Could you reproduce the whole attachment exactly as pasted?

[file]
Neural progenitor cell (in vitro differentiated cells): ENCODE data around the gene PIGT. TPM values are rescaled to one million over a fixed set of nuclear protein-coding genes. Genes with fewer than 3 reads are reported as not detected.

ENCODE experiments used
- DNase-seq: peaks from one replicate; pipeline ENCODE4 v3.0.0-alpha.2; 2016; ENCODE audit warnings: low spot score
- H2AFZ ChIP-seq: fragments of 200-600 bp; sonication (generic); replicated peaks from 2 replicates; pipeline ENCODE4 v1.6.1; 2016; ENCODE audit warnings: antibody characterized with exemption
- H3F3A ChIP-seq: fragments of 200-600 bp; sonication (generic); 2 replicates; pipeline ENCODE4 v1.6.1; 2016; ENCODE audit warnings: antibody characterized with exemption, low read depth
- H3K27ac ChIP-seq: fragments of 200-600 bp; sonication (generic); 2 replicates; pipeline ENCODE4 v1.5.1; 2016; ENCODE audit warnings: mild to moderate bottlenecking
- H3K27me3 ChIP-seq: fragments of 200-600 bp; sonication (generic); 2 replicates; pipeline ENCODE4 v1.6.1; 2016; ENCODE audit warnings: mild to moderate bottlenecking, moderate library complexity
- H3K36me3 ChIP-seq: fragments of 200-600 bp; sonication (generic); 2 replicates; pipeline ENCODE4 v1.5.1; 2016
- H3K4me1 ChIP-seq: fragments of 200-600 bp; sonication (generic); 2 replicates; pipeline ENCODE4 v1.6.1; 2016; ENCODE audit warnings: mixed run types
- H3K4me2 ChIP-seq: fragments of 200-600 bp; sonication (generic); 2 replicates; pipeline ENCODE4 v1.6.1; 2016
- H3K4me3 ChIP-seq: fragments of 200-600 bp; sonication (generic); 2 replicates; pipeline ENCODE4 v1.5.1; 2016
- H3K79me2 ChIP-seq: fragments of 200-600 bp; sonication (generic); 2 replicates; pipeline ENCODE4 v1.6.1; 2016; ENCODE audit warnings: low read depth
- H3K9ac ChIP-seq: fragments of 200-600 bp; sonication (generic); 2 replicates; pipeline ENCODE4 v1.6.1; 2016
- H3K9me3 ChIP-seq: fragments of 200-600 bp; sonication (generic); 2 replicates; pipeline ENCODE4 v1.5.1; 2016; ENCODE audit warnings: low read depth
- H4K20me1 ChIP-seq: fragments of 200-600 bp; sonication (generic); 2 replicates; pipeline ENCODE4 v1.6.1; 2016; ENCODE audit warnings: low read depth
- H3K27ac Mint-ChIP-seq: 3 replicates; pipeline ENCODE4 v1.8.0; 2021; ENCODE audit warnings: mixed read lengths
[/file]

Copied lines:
Neural progenitor cell (in vitro differentiated cells): ENCODE data around the gene PIGT. TPM values are rescaled to one million over a fixed set of nuclear protein-coding genes. Genes with fewer than 3 reads are reported as not detected.

ENCODE experiments used
- DNase-seq: peaks from one replicate; pipeline ENCODE4 v3.0.0-alpha.2; 2016; ENCODE audit warnings: low spot score
- H2AFZ ChIP-seq: fragments of 200-600 bp; sonication (generic); replicated peaks from 2 replicates; pipeline ENCODE4 v1.6.1; 2016; ENCODE audit warnings: antibody characterized with exemption
- H3F3A ChIP-seq: fragments of 200-600 bp; sonication (generic); 2 replicates; pipeline ENCODE4 v1.6.1; 2016; ENCODE audit warnings: antibody characterized with exemption, low read depth
- H3K27ac ChIP-seq: fragments of 200-600 bp; sonication (generic); 2 replicates; pipeline ENCODE4 v1.5.1; 2016; ENCODE audit warnings: mild to moderate bottlenecking
- H3K27me3 ChIP-seq: fragments of 200-600 bp; sonication (generic); 2 replicates; pipeline ENCODE4 v1.6.1; 2016; ENCODE audit warnings: mild to moderate bottlenecking, moderate library complexity
- H3K36me3 ChIP-seq: fragments of 200-600 bp; sonication (generic); 2 replicates; pipeline ENCODE4 v1.5.1; 2016
- H3K4me1 ChIP-seq: fragments of 200-600 bp; sonication (generic); 2 replicates; pipeline ENCODE4 v1.6.1; 2016; ENCODE audit warnings: mixed run types
- H3K4me2 ChIP-seq: fragments of 200-600 bp; sonication (generic); 2 replicates; pipeline ENCODE4 v1.6.1; 2016
- H3K4me3 ChIP-seq: fragments of 200-600 bp; sonication (generic); 2 replicates; pipeline ENCODE4 v1.5.1; 2016
- H3K79me2 ChIP-seq: fragments of 200-600 bp; sonication (generic); 2 replicates; pipeline ENCODE4 v1.6.1; 2016; ENCODE audit warnings: low read depth
- H3K9ac ChIP-seq: fragments of 200-600 bp; sonication (generic); 2 replicates; pipeline ENCODE4 v1.6.1; 2016
- H3K9me3 ChIP-seq: fragments of 200-600 bp; sonication (generic); 2 replicates; pipeline ENCODE4 v1.5.1; 2016; ENCODE audit warnings: low read depth
- H4K20me1 ChIP-seq: fragments of 200-600 bp; sonication (generic); 2 replicates; pipeline ENCODE4 v1.6.1; 2016; ENCODE audit warnings: low read depth
- H3K27ac Mint-ChIP-seq: 3 replicates; pipeline ENCODE4 v1.8.0; 2021; ENCODE audit warnings: mixed read lengths